When you are grocery shopping for a family, sometimes it is nice to find a few pre-packaged items that may make life a little easier. Over the past few years, I have learned though, to be very careful to avoid the “booby trap” of marketing on packages.
Too many items in a package now say things like “Gluten free” “Paleo” “Paleo friendly” “No High Fructose Corn Syrup” or “All Natural.” All of those words make the package seem more enticing and even, maybe, healthy.
How can you tell if what is in the package is actually healthy? In the end here, we want something that makes our life a little easier, not sick, tired or wasting money.. Here are 4 tips on how to read a food label to help keep you healthy and money saved.
1.What’s in a name?
Review what the item is called. You will want to verify that the name makes sense with the ingredients when you get there. Does the gluten free “Blueberry Bar” actually have blueberries in it?
Look specifically for the green labels USDA Organic and NON GMO Verified. Those labels are regulated and mean that the product has minimal pesticides and does not have genetically modified organisms. But in a package that only needs to be anywhere for 70-95% unless it says “100% Organic.”
If you have an allergy to gluten, look for the “GF.”
Mostly ignore anything else like “paleo”, “no high fructose corn syrup”, or “All natural” because those labels aren’t regulated and it likely means there is hidden sugars in the ingredients.
2. What’s the secret recipe?
This is the ingredients. They are listed from the most abundant to the least abundant. Does the “blueberry bar” actually have blueberry in the first few ingredients? It should in my opinion to have the name “blueberry bar.”
Look for sweeteners. Often an item with the label “no high fructose corn syrup” usually has another sweetener added. And just because it says organic on the front, doesn’t mean it doesn’t have sugar. It may actually have Organic sugar, which is the same as regular sugar minus the pesticides.
Can you pronounce the ingredients? If you can’t say it, you can’t recognize it and neither can your body. I look for whole ingredients and are very careful if there is something else. Things like Guar Gum, Gluten, Carageenan are additives to bind things together and tend to have adverse health outcomes associated with them.
How many ingredients are there? The more ingredients there are, the less nutrition available. Generally I like less than 10 ingredients, but prefer less than 5.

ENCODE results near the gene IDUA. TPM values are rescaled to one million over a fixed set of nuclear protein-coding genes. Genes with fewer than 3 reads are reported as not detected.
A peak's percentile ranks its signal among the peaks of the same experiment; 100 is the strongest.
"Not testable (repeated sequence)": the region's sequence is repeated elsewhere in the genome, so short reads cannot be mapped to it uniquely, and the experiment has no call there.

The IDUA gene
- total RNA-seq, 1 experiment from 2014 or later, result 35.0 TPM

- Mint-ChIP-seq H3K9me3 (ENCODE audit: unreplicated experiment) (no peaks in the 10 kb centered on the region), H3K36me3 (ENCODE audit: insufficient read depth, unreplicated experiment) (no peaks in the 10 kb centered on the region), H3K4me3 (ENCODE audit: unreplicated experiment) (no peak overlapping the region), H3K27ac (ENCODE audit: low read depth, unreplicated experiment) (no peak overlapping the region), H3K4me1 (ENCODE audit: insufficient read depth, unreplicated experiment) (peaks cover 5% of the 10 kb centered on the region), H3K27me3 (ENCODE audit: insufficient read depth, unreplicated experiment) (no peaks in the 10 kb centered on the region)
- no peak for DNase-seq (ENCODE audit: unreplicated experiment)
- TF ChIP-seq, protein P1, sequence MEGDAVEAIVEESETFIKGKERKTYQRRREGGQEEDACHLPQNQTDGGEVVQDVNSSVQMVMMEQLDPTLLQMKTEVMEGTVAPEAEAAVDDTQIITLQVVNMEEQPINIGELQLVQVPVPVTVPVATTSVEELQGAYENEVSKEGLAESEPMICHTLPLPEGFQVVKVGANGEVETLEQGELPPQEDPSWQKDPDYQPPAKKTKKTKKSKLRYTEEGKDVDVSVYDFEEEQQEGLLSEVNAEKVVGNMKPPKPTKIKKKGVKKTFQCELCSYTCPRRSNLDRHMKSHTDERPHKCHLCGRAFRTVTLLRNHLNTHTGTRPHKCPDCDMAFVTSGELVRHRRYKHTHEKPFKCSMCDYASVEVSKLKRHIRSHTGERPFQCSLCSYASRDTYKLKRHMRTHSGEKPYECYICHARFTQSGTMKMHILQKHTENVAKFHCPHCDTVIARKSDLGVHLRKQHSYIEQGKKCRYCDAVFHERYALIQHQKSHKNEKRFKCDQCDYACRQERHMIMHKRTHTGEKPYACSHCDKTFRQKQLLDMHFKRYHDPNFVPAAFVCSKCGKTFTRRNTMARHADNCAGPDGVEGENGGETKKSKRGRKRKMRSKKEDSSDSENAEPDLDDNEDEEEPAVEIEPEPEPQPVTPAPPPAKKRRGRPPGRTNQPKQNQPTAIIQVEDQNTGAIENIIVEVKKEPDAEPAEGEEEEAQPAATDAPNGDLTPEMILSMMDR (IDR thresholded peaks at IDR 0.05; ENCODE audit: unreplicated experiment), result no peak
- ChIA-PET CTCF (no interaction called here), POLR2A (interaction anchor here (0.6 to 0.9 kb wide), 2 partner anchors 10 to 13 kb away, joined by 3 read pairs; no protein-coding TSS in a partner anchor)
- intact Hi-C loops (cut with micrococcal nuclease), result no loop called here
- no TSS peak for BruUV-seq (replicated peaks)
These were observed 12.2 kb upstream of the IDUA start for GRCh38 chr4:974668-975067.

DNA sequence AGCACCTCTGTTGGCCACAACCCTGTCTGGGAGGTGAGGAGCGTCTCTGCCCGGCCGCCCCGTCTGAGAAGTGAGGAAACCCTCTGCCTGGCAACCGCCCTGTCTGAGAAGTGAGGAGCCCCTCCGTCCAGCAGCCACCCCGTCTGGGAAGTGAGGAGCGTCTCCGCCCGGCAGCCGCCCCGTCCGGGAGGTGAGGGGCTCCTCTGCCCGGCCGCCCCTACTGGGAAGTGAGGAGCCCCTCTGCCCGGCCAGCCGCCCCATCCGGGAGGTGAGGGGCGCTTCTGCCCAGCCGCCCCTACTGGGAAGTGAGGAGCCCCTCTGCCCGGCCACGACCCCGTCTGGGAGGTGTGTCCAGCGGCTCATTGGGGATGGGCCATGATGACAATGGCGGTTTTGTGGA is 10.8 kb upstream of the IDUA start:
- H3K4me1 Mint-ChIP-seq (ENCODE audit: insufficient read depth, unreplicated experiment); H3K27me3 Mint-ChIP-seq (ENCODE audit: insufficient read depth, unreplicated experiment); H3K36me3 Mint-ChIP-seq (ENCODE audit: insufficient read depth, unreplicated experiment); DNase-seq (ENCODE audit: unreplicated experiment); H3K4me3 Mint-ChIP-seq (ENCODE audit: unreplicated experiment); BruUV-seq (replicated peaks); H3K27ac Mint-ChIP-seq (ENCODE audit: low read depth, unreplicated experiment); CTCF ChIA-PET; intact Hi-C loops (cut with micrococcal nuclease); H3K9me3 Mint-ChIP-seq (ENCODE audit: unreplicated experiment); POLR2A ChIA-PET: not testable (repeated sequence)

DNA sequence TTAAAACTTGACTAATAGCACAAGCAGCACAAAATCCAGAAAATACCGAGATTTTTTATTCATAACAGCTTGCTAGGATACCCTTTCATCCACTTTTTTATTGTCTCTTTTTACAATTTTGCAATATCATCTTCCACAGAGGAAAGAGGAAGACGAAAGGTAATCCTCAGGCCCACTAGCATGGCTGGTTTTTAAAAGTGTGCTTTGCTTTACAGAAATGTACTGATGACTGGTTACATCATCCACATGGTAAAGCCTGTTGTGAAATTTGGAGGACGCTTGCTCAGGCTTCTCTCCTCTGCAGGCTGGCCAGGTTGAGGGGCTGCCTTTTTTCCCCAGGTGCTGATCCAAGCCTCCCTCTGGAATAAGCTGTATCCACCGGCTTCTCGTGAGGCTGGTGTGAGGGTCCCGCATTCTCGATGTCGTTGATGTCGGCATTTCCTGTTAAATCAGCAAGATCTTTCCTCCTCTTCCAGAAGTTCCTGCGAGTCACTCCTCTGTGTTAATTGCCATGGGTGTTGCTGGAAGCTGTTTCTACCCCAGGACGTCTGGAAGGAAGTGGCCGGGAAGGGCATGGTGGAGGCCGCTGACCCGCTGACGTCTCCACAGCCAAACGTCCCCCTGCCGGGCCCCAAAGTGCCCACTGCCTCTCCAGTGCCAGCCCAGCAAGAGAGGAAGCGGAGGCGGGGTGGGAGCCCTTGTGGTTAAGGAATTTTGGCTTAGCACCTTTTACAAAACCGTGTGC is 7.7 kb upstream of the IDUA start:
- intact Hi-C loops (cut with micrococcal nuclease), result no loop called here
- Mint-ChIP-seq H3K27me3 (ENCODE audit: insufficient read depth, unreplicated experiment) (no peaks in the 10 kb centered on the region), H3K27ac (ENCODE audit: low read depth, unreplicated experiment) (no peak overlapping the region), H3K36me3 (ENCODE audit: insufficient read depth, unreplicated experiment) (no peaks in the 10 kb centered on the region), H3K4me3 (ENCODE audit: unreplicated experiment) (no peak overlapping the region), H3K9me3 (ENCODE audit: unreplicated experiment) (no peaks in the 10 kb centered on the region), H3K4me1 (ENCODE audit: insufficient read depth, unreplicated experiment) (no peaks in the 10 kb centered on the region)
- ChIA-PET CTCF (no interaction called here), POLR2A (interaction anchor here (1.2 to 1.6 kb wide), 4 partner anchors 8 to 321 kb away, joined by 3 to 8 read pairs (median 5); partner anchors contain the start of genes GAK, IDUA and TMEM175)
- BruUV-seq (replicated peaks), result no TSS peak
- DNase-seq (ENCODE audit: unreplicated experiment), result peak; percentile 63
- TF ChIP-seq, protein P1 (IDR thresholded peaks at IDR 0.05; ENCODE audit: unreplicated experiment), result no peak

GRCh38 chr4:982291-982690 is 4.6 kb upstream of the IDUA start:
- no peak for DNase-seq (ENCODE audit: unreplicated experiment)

3. Where are the Nutrition Facts?
This is usually the table on the back or side of the container. This is where you will find the serving size, number per container and the total calories/serving based on the % Daily value. It will include the macronutrient ratios for Fat, Carbohydrates and Protein per serving.
I focus primarily on Total Carbs, especially sugars. The grams of sugar for me need to be less than 10g/serving, but ideally 0g. If this number doesn’t make sense, then I look at the ingredients again. Sometimes, you have carbs but no sugar because it is naturally occurring within the ingredients.
I avoid calorie counting personally, but if you need to for your goals, this is where you will find it.
4. What’s the date?
Products to by are one’s that actually have expiration even in a package. The longer it will survive on the shelf, the less nutrients it has and the more likelihood of it being nutrient depleting.
You want the product to be shelf stable, but not for eternity.
In the end, shopping for whole food products that expire in 3-10 days is the most nutritious way to eat, but it isn’t always practical 100% of the time. When choosing packages, just be clear on what you are spending your money on.
There are products in containers that are worth your time and money. I have a list of some of them that I use under the “How to SOAR” tab - We Recommend.
Making a habit of reading labels is initially time consuming, but very eye opening. It gets much more efficient in time and you learn the marketing tricks quickly.
Knowledge is power and awareness is the key to health.
Remove. Replace. Restore.
Remove ignorance to the marketing strategies of food companies.
Replace with reading labels on all products in a package.
Restore health and awareness.
Eat well. Move well. Sleep well. Thrive on.
Holistic Health Coach